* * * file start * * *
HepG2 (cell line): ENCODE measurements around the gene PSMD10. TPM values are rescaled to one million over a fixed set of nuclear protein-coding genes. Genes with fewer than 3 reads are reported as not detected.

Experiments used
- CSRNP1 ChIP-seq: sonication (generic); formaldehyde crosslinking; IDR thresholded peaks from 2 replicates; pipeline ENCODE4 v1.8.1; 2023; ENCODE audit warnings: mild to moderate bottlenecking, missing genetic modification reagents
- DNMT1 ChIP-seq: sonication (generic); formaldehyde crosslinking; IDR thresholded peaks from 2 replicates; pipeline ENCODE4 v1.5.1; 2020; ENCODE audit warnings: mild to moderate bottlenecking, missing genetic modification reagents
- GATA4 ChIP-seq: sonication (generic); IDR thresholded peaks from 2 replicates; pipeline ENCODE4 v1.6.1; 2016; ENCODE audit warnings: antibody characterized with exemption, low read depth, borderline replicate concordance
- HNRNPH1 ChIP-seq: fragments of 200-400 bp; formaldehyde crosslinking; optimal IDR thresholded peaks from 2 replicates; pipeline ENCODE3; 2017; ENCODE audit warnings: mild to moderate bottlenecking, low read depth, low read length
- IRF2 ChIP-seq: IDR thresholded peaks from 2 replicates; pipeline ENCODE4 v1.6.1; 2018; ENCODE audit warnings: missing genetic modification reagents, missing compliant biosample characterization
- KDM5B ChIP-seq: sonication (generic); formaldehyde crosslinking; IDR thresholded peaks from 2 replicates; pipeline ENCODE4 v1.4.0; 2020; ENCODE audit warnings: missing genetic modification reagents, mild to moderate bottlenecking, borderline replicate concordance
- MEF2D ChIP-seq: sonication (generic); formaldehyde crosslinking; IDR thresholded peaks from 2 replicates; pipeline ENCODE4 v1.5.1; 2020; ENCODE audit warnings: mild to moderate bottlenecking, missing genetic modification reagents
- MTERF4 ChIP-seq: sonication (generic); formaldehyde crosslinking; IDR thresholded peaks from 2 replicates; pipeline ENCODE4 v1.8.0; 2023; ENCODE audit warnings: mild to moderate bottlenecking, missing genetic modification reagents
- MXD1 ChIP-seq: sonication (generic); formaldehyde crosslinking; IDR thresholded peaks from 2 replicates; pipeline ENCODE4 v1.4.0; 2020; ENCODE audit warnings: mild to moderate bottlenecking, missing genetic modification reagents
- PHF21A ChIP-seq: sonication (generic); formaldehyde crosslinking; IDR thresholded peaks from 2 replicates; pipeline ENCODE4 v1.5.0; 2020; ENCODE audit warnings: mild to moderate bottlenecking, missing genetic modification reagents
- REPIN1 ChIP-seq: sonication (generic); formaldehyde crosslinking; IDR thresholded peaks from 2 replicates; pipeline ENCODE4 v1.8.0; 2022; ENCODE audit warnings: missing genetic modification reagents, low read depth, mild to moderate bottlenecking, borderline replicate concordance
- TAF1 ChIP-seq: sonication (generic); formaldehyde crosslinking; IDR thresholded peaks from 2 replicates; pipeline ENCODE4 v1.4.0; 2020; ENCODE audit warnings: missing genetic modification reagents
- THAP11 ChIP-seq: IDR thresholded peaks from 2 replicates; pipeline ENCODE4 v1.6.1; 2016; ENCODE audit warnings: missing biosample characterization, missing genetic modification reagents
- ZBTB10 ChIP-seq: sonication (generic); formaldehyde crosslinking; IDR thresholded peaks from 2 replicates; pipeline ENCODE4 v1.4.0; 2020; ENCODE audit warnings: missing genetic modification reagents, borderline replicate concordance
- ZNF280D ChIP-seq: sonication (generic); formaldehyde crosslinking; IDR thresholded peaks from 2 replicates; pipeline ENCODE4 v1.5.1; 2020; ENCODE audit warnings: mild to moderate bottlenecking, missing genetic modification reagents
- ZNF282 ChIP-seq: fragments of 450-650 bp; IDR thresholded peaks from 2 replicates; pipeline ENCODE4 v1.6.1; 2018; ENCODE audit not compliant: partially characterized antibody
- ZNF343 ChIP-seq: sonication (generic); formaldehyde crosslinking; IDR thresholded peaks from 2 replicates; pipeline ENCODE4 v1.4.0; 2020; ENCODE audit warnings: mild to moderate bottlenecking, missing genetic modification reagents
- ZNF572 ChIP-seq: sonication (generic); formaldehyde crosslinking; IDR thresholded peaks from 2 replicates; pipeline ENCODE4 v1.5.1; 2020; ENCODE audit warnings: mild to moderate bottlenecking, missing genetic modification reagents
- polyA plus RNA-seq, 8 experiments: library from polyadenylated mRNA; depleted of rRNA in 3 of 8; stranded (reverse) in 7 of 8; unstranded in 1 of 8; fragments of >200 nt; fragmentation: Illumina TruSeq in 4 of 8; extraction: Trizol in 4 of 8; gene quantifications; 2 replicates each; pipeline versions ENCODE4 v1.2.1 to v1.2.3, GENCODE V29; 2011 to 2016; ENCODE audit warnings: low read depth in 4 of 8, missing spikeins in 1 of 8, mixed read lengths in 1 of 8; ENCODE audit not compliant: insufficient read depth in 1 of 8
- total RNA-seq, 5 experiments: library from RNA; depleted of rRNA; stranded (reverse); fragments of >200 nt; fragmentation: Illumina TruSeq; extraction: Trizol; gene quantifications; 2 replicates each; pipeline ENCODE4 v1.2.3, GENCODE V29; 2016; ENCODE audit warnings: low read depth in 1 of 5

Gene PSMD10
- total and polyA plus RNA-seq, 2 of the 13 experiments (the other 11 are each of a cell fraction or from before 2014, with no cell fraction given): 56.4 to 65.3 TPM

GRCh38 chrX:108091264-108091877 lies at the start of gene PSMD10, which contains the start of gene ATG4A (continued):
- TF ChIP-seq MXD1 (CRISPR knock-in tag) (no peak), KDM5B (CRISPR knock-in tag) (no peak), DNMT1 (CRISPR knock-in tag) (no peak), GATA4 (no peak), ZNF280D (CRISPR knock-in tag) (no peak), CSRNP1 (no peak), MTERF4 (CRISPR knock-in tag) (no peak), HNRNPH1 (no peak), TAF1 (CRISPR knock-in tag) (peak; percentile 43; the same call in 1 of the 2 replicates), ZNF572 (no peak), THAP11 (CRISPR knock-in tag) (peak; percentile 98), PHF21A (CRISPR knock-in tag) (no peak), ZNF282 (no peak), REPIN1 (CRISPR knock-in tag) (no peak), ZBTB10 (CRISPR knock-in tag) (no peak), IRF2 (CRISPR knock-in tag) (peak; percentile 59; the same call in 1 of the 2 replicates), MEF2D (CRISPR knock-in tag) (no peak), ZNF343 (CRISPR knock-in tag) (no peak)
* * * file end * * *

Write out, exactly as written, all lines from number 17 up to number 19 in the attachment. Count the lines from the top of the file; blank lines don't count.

- ZNF280D ChIP-seq: sonication (generic); formaldehyde crosslinking; IDR thresholded peaks from 2 replicates; pipeline ENCODE4 v1.5.1; 2020; ENCODE audit warnings: mild to moderate bottlenecking, missing genetic modification reagents
- ZNF282 ChIP-seq: fragments of 450-650 bp; IDR thresholded peaks from 2 replicates; pipeline ENCODE4 v1.6.1; 2018; ENCODE audit not compliant: partially characterized antibody
- ZNF343 ChIP-seq: sonication (generic); formaldehyde crosslinking; IDR thresholded peaks from 2 replicates; pipeline ENCODE4 v1.4.0; 2020; ENCODE audit warnings: mild to moderate bottlenecking, missing genetic modification reagents